Gaining Control Beyond Amazon: Why You Should Be Watching Walmart

Jan 16, 2024 1:30 PM2:30 PM EST

Request The Full Recording

Key Discussion Takeaways

In the rapidly changing eCommerce world, Walmart is not just a retail giant; it’s becoming a formidable force online, challenging Amazon's dominance. How can brands adapt to the unique environment of Walmart's marketplace?

According to Jessica Cunning, the vital importance of a legal framework for managing unauthorized sellers cannot be overstated. Focusing on tracking at the merchant ID level to ensure consistency and legal compliance is a must. Concurrently, Jake Morgan highlights the policy differences between Amazon and Walmart, offering insights into the strategic management of brand presence on these platforms. Blake Burrus also suggests the crucial role of data analytics in understanding marketplace dynamics and devising effective strategies to combat disruptions and maintain brand integrity.

In this virtual event, host Tiffany Serbus-Gustaveson is joined by Jessica Cunning and Jake Morgan of Vorys eControl and Blake Burrus of Precision eControl. They discuss critical aspects of eCommerce brand management, including monitoring unauthorized sellers, navigating policy differences between major online platforms, and employing data-driven approaches to enforce brand control. This episode is a rich source of insights for brands looking to expand and safeguard their online marketplace presence.

Here’s a glimpse of what you’ll learn:

  • How Walmart impacts brands as an online marketplace
  • Why brands must be mindful of how to control distribution and protect their brand equity
  • How diverters source products from national retailers and resell them on Amazon
  • The importance of brands taking a holistic approach to channel control
  • Ways to control brand narrative on Amazon and Walmart
  • Understanding Walmart's comprehensive control strategy
  • Why Walmart has a simpler brand protection process than Amazon
  • What are diversion diagnostics and why are they crucial?
  • The types of analytics and insights available to support an eControl program for Walmart
  • How to use data to improve Amazon marketplace performance
  • Ways to deal with unauthorized sellers on Amazon and Walmart
Request The Full Recording

Event Partners

Vorys eControl

Vorys eControl is a top 150 law firm that has an expertise in implementing legal strategies to stop unauthorized re-sellers, control MAP pricing, eliminate channel conflict which all ultimately lead to online marketplace sales growth.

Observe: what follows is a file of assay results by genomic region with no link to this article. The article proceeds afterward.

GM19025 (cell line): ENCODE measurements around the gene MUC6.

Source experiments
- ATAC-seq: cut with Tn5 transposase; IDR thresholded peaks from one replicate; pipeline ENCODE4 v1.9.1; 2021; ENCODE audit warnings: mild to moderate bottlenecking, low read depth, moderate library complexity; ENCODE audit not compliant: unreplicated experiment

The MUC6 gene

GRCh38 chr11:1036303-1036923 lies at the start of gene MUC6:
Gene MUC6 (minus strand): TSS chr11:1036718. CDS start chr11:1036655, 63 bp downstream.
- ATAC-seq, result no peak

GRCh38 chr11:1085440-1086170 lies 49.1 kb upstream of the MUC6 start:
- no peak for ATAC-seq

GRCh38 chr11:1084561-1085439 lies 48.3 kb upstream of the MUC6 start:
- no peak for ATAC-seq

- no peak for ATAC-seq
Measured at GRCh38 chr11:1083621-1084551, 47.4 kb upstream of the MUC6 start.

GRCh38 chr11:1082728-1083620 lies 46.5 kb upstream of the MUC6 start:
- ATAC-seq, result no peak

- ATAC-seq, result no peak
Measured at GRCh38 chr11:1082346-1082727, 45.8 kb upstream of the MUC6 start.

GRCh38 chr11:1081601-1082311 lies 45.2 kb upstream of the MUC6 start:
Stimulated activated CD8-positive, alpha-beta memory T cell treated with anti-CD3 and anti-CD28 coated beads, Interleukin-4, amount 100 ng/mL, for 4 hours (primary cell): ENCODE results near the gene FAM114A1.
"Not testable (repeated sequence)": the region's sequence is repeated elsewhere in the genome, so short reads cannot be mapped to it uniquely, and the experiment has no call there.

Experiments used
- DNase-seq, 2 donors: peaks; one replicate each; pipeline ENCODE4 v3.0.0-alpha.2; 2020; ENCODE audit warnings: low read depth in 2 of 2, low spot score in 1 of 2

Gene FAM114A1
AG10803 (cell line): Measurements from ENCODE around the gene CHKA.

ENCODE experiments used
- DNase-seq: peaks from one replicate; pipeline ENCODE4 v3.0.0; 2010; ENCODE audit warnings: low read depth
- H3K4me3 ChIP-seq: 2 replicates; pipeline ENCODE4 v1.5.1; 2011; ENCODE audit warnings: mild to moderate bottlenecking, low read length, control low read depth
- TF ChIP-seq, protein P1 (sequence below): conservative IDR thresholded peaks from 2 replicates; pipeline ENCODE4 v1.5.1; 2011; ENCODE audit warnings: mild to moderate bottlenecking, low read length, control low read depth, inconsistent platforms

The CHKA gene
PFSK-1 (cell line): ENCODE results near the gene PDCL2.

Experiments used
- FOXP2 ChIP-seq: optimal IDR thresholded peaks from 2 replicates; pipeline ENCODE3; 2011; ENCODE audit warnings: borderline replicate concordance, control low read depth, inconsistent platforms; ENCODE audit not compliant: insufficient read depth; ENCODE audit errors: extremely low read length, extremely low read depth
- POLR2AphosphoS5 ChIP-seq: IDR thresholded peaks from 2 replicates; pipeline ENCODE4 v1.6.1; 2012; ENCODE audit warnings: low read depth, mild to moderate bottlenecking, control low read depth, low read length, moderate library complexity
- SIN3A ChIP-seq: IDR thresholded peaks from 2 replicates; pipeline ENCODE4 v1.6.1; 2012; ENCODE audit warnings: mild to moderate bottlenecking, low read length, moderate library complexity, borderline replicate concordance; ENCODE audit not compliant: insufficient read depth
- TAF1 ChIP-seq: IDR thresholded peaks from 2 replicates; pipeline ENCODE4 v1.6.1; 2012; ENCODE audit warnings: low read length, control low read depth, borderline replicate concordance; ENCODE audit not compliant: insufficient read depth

Connect with Vorys eControl

Precision eControl

Precision eControl, a dedicated technology and software-as-a-service business, helps brands maintain channel control, protect brand value, and increase online sales. The Precision eControl platform provides precision insights to identify online activity disrupting business KPIs, analytics to focus efforts where they will have the greatest financial impact, and proprietary measurement to demonstrate commercial results for brands. Consolidating channel control efforts into a comprehensive ecosystem allows eCommerce owners to operate with greater efficiency and deliver meaningful ROI.

Connect with Precision eControl

Guest Speakers

Jessica Cunning LinkedIn

Partner at Vorys eControl

Jessica Cunning is a Partner at Vorys eControl, a firm dedicated to offering legally compliant solutions for brand protection and growth in the eCommerce sector. At Vorys eControl, Jessica plays a pivotal role in developing and executing brand protection strategies in the United States and globally. Her expertise encompasses advising on online market strategies, revamping distribution models to bolster brand success, and implementing legal tactics to tackle unauthorized sellers and MAP violators. 

Tiffany Serbus-Gustaveson LinkedIn

Senior Digital Strategist at BWG Connect

BWG Connect provides executive strategy & networking sessions that help brands from any industry with their overall business planning and execution. BWG has built an exclusive network of 125,000+ senior professionals and hosts over 2,000 virtual and in-person networking events on an annual basis.

Jake Morgan

Senior Director of Brand Management at Vorys eControl

Jake Morgan is the Senior Director of Brand Management at Vorys eControl. He’s skilled in account management, leadership, and eCommerce and has previously worked at companies including CPM Educational Program, OpSec Security, and MarkMonitor.